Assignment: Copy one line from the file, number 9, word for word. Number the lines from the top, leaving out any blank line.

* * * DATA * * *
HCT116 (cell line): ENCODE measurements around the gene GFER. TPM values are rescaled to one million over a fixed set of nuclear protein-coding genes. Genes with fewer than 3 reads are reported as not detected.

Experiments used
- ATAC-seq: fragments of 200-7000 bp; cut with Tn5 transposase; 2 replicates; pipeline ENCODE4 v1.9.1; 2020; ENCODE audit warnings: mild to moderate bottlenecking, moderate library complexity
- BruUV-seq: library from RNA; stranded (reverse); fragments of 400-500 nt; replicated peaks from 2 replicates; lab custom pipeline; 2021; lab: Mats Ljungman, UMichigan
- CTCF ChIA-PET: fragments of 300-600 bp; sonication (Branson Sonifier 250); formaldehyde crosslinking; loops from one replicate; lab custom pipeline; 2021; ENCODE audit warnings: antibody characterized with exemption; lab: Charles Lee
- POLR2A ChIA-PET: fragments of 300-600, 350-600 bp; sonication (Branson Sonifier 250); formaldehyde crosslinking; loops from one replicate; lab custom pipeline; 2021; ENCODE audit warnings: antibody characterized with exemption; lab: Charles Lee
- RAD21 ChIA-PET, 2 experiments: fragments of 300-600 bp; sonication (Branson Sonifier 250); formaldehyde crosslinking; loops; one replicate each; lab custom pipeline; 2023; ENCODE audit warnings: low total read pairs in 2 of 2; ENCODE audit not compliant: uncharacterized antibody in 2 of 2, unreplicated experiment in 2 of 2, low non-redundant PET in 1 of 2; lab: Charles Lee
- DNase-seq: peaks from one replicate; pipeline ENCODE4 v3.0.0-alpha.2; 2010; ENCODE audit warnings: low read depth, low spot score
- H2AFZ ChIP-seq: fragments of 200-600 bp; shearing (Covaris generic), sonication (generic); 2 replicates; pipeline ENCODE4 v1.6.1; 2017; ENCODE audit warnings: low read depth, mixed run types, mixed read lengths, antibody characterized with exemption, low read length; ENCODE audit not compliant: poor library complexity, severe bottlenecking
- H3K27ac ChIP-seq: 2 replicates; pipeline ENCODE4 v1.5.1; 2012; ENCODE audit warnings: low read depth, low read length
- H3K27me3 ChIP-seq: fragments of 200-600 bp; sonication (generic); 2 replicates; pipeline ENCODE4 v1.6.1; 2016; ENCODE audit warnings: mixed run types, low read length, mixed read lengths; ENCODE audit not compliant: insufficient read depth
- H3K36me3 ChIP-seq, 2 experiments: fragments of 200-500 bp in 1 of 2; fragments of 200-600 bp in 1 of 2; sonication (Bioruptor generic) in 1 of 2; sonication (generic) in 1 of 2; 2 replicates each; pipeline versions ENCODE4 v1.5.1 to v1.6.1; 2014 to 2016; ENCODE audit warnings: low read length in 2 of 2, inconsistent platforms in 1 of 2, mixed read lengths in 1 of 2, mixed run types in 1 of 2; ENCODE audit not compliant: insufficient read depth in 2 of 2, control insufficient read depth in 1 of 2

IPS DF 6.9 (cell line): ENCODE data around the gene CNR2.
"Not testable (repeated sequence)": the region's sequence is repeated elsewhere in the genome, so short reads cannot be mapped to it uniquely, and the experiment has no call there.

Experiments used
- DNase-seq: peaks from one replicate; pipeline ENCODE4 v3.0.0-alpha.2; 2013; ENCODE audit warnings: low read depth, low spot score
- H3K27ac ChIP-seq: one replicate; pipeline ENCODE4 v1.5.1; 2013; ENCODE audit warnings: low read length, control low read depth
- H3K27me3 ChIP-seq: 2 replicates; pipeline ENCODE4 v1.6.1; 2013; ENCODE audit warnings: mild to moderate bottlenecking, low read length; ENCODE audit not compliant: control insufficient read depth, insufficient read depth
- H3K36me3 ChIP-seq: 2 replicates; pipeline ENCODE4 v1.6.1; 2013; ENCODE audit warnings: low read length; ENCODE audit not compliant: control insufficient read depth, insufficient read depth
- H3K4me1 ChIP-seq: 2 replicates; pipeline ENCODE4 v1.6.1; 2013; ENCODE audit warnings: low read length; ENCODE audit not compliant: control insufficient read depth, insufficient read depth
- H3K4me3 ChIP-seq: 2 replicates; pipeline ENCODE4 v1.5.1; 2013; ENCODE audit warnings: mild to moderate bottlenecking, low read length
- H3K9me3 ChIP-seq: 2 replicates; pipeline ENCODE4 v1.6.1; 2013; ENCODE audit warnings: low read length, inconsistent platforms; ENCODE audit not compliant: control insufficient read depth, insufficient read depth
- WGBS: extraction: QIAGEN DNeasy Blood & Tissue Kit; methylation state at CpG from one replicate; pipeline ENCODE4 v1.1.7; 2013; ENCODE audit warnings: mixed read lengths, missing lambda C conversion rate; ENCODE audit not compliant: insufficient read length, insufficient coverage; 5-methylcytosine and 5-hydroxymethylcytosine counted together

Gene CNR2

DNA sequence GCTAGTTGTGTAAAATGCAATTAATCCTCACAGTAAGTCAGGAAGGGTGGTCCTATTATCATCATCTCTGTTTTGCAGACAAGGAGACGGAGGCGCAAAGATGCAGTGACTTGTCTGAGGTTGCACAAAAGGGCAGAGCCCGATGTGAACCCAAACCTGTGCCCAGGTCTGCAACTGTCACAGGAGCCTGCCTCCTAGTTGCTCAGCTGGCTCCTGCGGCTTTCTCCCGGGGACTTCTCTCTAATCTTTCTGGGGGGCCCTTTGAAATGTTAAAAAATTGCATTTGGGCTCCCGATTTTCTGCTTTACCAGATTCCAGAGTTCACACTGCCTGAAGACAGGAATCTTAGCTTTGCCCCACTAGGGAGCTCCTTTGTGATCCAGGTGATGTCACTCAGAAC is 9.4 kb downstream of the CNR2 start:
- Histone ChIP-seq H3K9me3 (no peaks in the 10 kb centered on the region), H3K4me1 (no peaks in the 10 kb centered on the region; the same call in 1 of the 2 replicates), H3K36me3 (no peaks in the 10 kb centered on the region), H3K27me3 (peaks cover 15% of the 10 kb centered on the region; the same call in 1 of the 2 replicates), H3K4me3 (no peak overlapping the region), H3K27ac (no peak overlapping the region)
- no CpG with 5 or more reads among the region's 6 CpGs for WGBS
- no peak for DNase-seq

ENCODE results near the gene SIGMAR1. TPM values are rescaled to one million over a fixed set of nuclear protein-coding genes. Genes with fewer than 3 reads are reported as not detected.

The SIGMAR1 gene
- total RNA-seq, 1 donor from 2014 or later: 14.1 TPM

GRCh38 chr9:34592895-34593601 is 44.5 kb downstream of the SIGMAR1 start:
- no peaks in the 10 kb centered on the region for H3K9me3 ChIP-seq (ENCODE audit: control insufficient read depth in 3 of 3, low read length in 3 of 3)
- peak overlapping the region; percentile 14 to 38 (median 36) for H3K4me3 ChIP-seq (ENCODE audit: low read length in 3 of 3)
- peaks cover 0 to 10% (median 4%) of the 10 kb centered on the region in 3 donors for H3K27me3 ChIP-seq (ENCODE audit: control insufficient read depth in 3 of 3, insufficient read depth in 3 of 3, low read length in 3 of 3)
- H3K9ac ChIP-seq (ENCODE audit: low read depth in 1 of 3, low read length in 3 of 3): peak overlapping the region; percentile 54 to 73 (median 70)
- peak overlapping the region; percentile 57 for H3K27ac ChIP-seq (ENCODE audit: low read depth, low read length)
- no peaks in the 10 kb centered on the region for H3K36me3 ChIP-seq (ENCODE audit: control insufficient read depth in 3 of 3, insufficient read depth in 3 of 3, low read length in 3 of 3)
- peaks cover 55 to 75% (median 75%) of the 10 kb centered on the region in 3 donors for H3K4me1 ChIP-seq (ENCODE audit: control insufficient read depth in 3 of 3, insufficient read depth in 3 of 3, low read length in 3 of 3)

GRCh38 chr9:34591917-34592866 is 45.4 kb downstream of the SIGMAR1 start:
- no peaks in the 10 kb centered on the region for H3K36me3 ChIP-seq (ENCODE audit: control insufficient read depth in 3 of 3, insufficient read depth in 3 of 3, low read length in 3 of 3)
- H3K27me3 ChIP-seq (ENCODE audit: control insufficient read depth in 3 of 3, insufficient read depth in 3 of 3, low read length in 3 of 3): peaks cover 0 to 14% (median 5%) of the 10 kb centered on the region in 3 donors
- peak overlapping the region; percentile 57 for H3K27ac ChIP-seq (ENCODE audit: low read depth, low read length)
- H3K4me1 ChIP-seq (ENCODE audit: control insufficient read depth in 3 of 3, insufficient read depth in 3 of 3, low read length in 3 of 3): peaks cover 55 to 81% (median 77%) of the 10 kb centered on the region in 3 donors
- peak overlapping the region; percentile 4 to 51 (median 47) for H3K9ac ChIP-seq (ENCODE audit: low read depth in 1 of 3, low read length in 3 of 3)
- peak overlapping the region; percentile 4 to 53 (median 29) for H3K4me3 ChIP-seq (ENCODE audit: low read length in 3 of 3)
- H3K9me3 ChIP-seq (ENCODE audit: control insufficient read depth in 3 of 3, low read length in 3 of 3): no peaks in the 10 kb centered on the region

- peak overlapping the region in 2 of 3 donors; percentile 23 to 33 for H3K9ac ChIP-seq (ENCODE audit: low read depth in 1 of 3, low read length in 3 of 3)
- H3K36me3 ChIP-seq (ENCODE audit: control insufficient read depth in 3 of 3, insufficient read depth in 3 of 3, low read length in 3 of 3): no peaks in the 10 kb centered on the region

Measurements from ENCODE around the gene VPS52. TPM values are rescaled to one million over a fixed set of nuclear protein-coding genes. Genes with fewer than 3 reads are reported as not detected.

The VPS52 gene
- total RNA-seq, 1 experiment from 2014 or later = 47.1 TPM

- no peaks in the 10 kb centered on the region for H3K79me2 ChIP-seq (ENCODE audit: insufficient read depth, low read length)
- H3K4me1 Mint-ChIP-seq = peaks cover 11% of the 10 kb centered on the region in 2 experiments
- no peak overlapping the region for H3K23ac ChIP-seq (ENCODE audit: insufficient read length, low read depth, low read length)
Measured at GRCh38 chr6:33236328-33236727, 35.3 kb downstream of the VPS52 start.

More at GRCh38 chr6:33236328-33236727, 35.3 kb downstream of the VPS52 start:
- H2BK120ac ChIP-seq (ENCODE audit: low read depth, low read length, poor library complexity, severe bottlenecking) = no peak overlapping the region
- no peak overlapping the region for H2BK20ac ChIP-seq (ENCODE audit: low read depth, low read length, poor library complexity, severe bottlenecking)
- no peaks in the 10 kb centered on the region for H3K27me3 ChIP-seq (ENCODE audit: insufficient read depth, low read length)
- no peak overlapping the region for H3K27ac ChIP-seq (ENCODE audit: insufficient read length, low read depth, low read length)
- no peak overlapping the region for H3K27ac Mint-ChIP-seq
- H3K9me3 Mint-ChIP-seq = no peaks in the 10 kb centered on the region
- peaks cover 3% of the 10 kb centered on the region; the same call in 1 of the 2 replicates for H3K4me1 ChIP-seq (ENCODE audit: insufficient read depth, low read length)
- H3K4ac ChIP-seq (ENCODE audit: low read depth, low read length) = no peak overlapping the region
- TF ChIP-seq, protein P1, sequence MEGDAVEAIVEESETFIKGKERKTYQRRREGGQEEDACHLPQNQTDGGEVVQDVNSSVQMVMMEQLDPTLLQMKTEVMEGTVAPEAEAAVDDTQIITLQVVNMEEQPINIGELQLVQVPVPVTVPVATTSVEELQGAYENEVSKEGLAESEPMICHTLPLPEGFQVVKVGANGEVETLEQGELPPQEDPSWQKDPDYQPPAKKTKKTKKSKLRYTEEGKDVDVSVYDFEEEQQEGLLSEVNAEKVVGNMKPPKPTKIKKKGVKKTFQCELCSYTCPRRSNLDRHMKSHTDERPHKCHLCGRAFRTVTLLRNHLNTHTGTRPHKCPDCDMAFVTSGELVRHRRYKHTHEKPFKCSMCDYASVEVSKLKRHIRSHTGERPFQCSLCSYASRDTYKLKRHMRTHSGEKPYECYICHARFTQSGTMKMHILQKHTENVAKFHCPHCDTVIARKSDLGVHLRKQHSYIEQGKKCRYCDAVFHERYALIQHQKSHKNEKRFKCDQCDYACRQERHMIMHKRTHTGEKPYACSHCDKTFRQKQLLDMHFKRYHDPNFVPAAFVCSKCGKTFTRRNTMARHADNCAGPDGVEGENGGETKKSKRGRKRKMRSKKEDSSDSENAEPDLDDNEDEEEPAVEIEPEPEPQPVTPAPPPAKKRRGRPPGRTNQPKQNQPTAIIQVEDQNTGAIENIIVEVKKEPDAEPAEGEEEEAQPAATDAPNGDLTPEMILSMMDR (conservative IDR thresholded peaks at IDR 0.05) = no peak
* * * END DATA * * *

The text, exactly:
- H2AFZ ChIP-seq: fragments of 200-600 bp; shearing (Covaris generic), sonication (generic); 2 replicates; pipeline ENCODE4 v1.6.1; 2017; ENCODE audit warnings: low read depth, mixed run types, mixed read lengths, antibody characterized with exemption, low read length; ENCODE audit not compliant: poor library complexity, severe bottlenecking